“His record is a litany of catastrophe.”
“We have a drunkard at the wheel.”
“I wouldn’t let him borrow my bicycle.”
“Winston lacks judgment.”
These are all descriptions of Winston Churchill in the latest WWII blockbuster Darkest Hour, which depicts the epic challenges the British government navigated during the early days of the war.
Yet despite the overwhelming negativity surrounding him within his own party, Churchill was the only man the opposition party would accept following the resignation of Prime Minister Neville Chamberlain. And without his leadership at that crucial time in history, the world might look very different than it does today.
Churchill was imperfectly perfect for that particular moment in history. His resolve, resourcefulness, and imagination were shaped by his past experiences. He had a deep, inner conviction that his instincts were right even when everything and everyone around him indicated otherwise. This despite the disastrous Gallipoli campaign that he championed, and took the fall for, during World War I. Or his experiences during the Boer War that were referenced in the film.
Churchill spoke of waging “war against a monstrous tyranny” and “victory at all costs” when senior leaders in his own party were seeking a negotiated peace with Hitler in order to protect the nation.
Illogically, he refused to see the German Panzer breakthrough into France as a “real invasion” at a time when the French military and civilian leadership did not have hope for mounting a successful counter-attack.
He was urged to “be rational” in the face of certain defeat.
Yet in his first speech to the nation as Prime Minister, he spoke of having “invincible confidence in the French Army and its leaders” to withstand the German onslaught. This despite the facts on-the-ground that indicated the imminent collapse of Western Europe. Rather than share the dire situation with the people of Great Britain, he said of his speech that “It will inspire them. I am going to imbue them with a spirit of feeling they don’t yet know they have.”
He came up with the audacious plan for the flotilla of fishing boats, yachts, and other craft that were called into service to support Operation Dynamo, the evacuation of troops from Dunkirk. Failure to do anything would have meant the near-certain death of over 300,000 British and Allied soldiers. This seemingly harebrained idea, against all odds, supported the transport back to Britain of over 338,000 troops.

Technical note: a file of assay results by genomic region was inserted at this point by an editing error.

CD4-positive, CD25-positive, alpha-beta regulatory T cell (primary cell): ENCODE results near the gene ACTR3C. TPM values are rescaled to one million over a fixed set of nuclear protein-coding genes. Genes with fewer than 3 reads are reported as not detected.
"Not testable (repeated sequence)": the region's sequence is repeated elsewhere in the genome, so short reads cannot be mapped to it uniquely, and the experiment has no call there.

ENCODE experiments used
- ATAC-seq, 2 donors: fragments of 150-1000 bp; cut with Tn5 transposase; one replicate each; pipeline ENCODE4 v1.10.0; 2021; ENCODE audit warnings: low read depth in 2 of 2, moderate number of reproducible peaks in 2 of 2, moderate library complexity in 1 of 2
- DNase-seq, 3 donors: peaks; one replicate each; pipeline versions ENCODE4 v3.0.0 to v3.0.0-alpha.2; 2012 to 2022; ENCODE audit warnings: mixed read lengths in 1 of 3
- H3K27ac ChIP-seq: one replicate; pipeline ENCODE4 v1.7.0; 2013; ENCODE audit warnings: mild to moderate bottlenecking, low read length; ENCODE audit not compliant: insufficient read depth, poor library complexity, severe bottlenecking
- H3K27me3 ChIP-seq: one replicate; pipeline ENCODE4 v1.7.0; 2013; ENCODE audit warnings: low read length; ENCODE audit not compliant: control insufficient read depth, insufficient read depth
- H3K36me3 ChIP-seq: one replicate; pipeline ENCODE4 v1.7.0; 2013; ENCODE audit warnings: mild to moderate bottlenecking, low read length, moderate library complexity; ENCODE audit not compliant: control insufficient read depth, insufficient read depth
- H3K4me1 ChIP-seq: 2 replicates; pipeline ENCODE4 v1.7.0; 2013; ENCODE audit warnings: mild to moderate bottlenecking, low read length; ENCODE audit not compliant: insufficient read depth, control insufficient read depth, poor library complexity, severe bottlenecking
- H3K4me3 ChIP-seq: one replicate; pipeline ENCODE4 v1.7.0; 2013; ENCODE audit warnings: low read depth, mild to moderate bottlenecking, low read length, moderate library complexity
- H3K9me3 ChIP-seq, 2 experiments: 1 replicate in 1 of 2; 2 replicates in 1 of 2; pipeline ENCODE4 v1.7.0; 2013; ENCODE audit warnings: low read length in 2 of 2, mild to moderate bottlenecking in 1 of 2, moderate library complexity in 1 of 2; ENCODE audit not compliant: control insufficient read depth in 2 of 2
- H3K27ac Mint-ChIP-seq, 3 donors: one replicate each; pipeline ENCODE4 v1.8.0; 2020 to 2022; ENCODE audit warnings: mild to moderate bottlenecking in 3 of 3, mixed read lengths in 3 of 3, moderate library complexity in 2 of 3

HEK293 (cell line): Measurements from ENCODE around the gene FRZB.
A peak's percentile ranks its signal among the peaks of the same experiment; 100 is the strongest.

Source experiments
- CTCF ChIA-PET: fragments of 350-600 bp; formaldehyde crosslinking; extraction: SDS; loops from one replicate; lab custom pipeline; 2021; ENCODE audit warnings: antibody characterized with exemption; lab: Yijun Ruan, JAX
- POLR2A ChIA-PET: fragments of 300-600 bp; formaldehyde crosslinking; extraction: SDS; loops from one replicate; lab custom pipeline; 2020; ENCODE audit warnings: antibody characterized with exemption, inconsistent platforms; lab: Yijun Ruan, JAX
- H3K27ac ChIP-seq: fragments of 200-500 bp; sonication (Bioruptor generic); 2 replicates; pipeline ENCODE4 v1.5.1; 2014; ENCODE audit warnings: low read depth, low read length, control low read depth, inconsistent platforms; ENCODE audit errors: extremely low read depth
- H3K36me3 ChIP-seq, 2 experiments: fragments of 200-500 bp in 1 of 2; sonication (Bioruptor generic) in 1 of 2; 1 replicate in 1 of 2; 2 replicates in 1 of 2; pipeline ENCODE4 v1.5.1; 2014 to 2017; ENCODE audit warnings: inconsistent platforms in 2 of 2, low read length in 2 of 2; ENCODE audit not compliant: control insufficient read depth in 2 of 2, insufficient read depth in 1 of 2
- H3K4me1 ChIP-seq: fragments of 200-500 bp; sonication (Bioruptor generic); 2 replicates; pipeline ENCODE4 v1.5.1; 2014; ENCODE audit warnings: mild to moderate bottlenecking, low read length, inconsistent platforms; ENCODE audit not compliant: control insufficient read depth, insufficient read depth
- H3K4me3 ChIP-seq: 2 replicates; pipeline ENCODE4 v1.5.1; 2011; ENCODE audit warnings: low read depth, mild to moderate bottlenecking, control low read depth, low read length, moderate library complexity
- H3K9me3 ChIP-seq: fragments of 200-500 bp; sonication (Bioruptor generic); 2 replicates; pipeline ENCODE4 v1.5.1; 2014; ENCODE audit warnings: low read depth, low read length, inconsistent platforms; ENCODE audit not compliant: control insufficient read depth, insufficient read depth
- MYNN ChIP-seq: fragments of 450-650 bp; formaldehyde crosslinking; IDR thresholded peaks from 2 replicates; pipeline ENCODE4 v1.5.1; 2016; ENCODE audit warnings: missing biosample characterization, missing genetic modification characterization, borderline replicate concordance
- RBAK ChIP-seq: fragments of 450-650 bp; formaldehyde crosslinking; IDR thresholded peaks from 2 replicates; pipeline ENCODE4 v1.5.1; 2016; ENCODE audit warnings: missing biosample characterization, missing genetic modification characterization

Churchill marched to the beat of his own drummer, and the world appears to be better as a result.
As this beautiful scene between Churchill and his wife Clemmie (played by Gary Oldman and Kristin Scott Thomas) highlights, Churchill had fears and doubts. The weight of the world was truly on his shoulders. And yet the entirety of his life prior to that moment – the “good” and the “bad,” the so-called successes and the seeming failures – had all prepared him for everything he was facing.
Fair Use Notice and Disclosure: This clip is being used under the fair use provisions of Section 107 of the Copyright Act 1976, where allowance is made for “fair use” for purposes such as criticism, comment, news reporting, teaching, scholarship, and research.
The same is true for you. Every one of your life experiences has prepared you for exactly what’s in front of you in this moment. You wouldn’t be where you are if you didn’t have the inner resources to navigate whatever you might be facing.
Nothing is missing. You may believe that you’re imperfect and, therefore, not up to the task. And the truth is that you are “imperfectly” perfect for whatever is in front of you.
So what if you have doubts? So what if you’re afraid? That doesn’t change the Reality of who you are. The second you begin to live from that Reality, to acknowledge that everything you need is present and accounted for right where you are, you create space for a shift to occur – for the perfect ideas, people, and resources to show up. That shift in you creates space for seeming miracles to occur in your experience.
So if you find yourself stuck with a challenge and aren’t sure how to proceed, whether due to fear, or a sense that something is missing, try the following.
First, identify what, exactly, you believe is missing. Do you believe that, somehow, you’re not enough or in some way inadequate to the task? Are you lacking sufficient information or skills to proceed? Get as specific as possible about whatever it is that you feel is missing.
Then go within and ask yourself “What would be the best first step?” Or, perhaps “What would I do if I had whatever it is that appears to be missing?” And see what comes up.
If what comes up as the best first step seems illogical, don’t dismiss it out of hand. Remember that Churchill’s ideas and actions were not always logical to the outside observer. You aren’t here to do things the same way everyone else does them. So if something that seems crazy comes up and you find yourself resisting it, just be with it. Play around with it in your mind. And most of all, be open to it. It’s showing up for a reason, so just be willing to let whatever that reason is come to mind.
Be willing to explore the idea at a deeper level. And then do what comes up to do. You don’t have to do everything, just that first thing.
As you take action, not from a place of fear but from a sense that each step is what is coming up to do, additional information, insights, resources, and support will show up on your path. Then take the next step that comes up to do. And the next, and the next.
With each successive step, you’ll grow in confidence, in belief in yourself and in the process that’s unfolding.
Life has prepared you for this moment. All you need to do is remember that and go from there.
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